Enphase is, at heart, an engineering-driven company. The Enphase engineering team spans several different disciplines, with hardware, software, semiconductor and mechanical teams dedicated to designing, developing and improving the company’s microinverter systems. They come from various technical and manufacturing backgrounds, including automotive, hard disk drive, telecom and enterprise software, bringing a wealth of valuable experience. What they all share is a commitment to quality and an unwavering focus on reliability and continuous improvement.
“Our rules state that each successive generation has to produce better performance results than the previous generation,” explains Greg Steele, senior vice president of engineering. “We can show you that the exact same generation of product has been successively improved each of the last three years. We can also show you that the one we’re working on is producing even better results than that.”
Enphase’s relentless pursuit of quality starts at the beginning of the product development cycle in textbook “design for manufacturability” (DFM) style. Steele notes the importance of the tight cooperation between the engineering and manufacturing teams early in the stage-gate process. “You have to design the exact automation strategy way up front; you can’t automate after the fact. We automate for very interesting reasons: we automate not so much for cost as for reliability because it makes things so consistent and precise.”
This level of precision drills down to the most seemingly mundane components. “We can tell you the torque of any screw in any unit we’ve ever built by serial number,” Steele says. “We use medical-level traceability in the products that we build. We have traceability down to the date code, lot code, of every part number that goes in the system. When we see a performance issue in the field, we can actually go back and figure out what date code and lot code of part it was that went into that unit serial number.”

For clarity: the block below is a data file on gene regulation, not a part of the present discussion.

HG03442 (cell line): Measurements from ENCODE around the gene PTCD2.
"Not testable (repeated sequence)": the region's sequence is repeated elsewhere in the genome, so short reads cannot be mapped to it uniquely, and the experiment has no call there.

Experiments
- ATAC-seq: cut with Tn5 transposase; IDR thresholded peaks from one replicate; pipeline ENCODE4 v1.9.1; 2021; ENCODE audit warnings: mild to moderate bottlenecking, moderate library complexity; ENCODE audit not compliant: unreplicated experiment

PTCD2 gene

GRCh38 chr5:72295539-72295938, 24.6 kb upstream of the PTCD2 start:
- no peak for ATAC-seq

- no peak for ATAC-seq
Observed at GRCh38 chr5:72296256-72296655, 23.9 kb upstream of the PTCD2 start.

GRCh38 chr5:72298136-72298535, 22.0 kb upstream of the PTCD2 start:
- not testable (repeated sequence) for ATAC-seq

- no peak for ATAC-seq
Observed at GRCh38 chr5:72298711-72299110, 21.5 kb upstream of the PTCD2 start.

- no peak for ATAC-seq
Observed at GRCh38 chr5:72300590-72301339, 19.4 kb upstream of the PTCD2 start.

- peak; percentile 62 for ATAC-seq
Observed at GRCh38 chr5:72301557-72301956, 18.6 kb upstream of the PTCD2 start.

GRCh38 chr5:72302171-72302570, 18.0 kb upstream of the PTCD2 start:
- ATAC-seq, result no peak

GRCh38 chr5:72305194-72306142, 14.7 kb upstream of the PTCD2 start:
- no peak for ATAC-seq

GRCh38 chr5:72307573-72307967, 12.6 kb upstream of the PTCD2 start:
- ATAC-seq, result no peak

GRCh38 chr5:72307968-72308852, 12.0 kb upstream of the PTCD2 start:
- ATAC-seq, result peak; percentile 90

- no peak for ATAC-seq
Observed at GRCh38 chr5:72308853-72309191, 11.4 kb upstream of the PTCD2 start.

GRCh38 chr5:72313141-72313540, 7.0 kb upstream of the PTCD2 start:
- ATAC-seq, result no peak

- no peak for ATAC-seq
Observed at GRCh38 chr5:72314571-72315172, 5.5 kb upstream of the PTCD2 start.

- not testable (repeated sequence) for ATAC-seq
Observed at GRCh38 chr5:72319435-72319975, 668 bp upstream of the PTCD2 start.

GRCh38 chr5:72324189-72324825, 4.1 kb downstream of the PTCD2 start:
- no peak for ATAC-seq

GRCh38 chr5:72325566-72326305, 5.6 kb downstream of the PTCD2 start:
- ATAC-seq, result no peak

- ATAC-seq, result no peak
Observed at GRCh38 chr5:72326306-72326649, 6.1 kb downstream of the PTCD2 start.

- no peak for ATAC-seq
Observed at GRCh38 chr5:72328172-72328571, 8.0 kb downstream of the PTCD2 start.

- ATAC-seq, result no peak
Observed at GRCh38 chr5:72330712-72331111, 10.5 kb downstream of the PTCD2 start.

Other smart applications of best practices from other industries abound at Enphase. Steele has brought onboard veteran automotive engineers, and their experience has helped the company refine and accelerate its quality and reliability efforts as it ramps up annual production into the many millions of units. “One of the guys I hired was tasked with implementing an automotive supplier quality model called PPAP, or production part approval process, which ensures that the supplier can build at rate before you ever approve them. We have adopted that same process within the rest of our supply chain.”
Steele cites the many “checks and balances in the factory” related to product qualification and overall quality, such as the design verification test (DVT) “that proves the product meets the specifications for which it has been designed.” Once products pass DVT, they are sent to the company’s quality and reliability testing facilities for “product PV,” or product verification testing, where they are run through a regimen of damp heat and temperature cycling as part of the rigorous million-hour reliability demonstration testing. Ongoing reliability testing continues on the factory floor, with samples pulled from the line on a weekly basis to ensure product quality.
Steele’s purview also includes software design and development, which benefits from an agile process that incorporates very short cycles. “With our web-based system, Enlighten, we release something to the field every two weeks. Using agile development, it means we have almost one quality assurance engineer for every two developers, where we’re developing code and real-time testing it. We code during the day, and run them on test beds during the night.”
Whether it’s the software or hardware components of the Enphase solar energy system being designed and developed, Steele knows that setting a very high quality bar comes with the territory. “With industry-leading warranty protection in each of our global markets, there’s no detail that can be overlooked anywhere.”